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Flemington Twilight Meeting

January 18th, 2020 4 comments

I’m sitting in the lobby of the Club Stand counting my blessings. After all I’ve just seen Sparksy this week and had my insertable cardiac monitor checked. Those who have read the books will be aware of my cardiac adventures and will remember that the electrocardiophysiologist Dr Paul Sparks fixed me up. Well, I’ve had a couple of recent events where I have lost consciousness and banged myself up, so Sparksy stuck this fancy device into my chest which monitors my heart rate and talks to my mobile phone. If there are any problems it then sends a message to him. It’s not a pacemaker or defibrillator so it won’t save me, but a diagnostic tool. So if I do have a heart attack Sparksy will know what killed me. Anyway I’ve had a clear run for over four months, no atrial fibrillation or left bundle branch block, and he doesn’t want to see me for another 12 months!

The lobby

So here I am counting in one of those comfortable chairs when a silver-tailed gentleman comes in and enquires as to whether this is the retirement home for geriatric punters. He’s got it in one! You could go to sleep here. But the lobby is not meant to be too comfortable, just a place to check in and hopefully not check out. The club doesn’t want the seniors to linger too long or set up camp here. There’s only one large screen showing the races in the four corners, no screens showing tote or bookie odds, and no replay screen, but heaps of racing memorabilia, mainly paintings and silverware. If you want racing information you have to find the hidden escalator or struggle upstairs to the Members’ Bar which has replaced the much-missed Island Bar. But I’m now resigned to it all as part of my circuit from the stalls, to the mounting yard, to the betting ring to check the tote screens and bookies odds and then the lobby to watch the race or place a bet on my phone. The times they are a’changing.

And may I say that twilight racing doesn’t really suit me with the first at three o’clock and the last at eight o’clock at night. Small fields and no standouts so I’m home just after six.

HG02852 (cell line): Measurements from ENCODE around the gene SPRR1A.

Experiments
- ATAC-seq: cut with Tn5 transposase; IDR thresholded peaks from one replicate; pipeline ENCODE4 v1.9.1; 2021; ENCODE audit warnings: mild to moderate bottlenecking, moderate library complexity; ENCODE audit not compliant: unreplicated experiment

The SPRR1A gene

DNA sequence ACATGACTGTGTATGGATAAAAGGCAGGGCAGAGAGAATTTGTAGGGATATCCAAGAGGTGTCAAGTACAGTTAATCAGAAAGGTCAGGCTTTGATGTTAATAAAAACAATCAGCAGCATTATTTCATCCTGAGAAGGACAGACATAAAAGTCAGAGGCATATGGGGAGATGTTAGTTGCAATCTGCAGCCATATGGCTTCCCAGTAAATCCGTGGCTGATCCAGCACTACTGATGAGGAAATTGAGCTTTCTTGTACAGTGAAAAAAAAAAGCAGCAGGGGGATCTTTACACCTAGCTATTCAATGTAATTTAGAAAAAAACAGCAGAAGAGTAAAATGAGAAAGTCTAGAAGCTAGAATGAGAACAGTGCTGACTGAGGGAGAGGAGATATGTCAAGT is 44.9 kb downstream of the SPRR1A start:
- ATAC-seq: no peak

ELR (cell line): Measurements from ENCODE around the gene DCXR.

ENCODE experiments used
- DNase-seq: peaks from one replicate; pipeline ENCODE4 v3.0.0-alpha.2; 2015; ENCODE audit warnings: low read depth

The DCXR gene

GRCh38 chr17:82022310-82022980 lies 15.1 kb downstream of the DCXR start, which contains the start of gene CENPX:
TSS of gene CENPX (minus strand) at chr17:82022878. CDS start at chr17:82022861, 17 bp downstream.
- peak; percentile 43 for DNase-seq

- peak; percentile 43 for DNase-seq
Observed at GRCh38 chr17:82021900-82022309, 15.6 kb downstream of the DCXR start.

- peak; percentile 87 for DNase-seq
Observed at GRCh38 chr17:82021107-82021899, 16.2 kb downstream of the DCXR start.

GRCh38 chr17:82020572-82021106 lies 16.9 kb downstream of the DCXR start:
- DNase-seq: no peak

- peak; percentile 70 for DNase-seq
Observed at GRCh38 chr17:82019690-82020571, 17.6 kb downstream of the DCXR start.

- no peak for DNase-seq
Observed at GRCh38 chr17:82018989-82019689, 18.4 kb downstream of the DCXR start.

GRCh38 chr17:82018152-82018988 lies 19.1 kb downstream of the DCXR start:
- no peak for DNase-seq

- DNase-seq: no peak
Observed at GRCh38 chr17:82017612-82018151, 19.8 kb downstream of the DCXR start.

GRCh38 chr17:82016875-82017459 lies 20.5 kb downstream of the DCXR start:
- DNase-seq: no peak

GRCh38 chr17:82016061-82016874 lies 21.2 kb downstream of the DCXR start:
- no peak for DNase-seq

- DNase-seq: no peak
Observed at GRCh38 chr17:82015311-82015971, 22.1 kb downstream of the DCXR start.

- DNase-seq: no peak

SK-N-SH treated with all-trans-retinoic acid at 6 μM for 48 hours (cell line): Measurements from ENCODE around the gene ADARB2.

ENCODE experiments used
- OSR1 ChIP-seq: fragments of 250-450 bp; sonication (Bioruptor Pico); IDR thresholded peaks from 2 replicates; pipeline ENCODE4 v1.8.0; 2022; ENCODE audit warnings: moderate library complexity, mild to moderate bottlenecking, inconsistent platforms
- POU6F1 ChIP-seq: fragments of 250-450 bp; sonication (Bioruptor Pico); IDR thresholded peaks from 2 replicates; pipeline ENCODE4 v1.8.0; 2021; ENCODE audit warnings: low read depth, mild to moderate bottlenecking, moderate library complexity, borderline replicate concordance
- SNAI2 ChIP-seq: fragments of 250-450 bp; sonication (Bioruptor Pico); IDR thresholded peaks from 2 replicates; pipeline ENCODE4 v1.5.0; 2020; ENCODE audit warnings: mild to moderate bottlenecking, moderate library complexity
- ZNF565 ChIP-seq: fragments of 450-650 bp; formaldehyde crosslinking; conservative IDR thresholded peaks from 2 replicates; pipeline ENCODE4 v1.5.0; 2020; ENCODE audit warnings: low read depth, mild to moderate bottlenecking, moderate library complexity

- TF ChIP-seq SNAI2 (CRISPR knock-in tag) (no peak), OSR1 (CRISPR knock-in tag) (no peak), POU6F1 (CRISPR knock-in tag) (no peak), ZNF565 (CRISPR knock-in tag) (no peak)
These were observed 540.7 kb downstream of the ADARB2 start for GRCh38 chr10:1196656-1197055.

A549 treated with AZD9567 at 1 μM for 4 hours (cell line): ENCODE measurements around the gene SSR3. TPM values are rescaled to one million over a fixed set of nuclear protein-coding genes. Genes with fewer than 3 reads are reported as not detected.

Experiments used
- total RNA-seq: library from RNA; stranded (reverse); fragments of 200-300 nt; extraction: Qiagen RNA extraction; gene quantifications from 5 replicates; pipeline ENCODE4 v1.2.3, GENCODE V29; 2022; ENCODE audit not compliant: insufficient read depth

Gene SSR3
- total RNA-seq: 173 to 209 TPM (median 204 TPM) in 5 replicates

4 Responses to “ Flemington Twilight Meeting ”

  1. Trevor says:


    Glad to hear that your health is in good order!

    Like you I attended a (daytime) race meeting earlier in the week (normally they race under the lights at Kempton on the polytrack), and came away without betting, missing the two last races (very low grade handicaps). In an earlier race there was one prancing horse (gelding), the only downside was he was wearing winkers and unusually, for an older handicapper, he did not have a cross-over noseband. The price on the exchange was only 1.5 (he finished 3rd of 9) so I didn’t back him. Also there were a number of contenders that I couldn’t exclude.

    Many of the horses in older age handicaps (age 4 and over) in the UK are geldings, with the possible exception of the higher class handicaps. By default geldings start with a score of +26 on the behavioural handicap so you don’t end up crossing many of them out. Also geldings generally tend to be quite well behaved compared with colts & fillies which obviously is reflected in their positive score.

    Q. Should these races be avoided because you are unlikely to encounter sufficient discrimination between horses in terms of their overall behavioural score and because fewer horses will be eliminated?

    Of course there are exceptions e.g. the badly behaved favourite or a prancing horse, which you should always be on the lookout for.

    Your answer will help me to decide which race meetings to attend i.e. those with races that have fewer geldings.

    Finally I made a donation to the Victoria Bushfire Disaster Appeal.

  2. Laurie says:

    On the night of another miserable MV twilight meet – WELCOME BACK!

    Small fields, the bane of my existence too. Still, let’s have another multi dollar breeders bonus series, I’m sure that’ll fix it………hah

  3. Geoffrey says:

    You never know what you might see, Trevor. The exceptions often make attendance worthwhile! Well done on the donation.

  4. Trevor says:


    I went to a jumps meeting recently (one of the few I attend annually). I used to go to this particular meeting with my mother when she was alive so went for old times’ sake. I wasn’t expecting to back anything. It’s more of a struggle to find sufficient discrimination over the jumps (nearly all are well-behaved geldings), plus often it’s wet and cold (more the former this year, still severe flood warnings in parts of the UK). I ended up backing three for a place and two were successful. They were all exhibiting the more positive characteristics we like to see e.g. evidence of prancing etc.

    So there you go, you never know what you might encounter!

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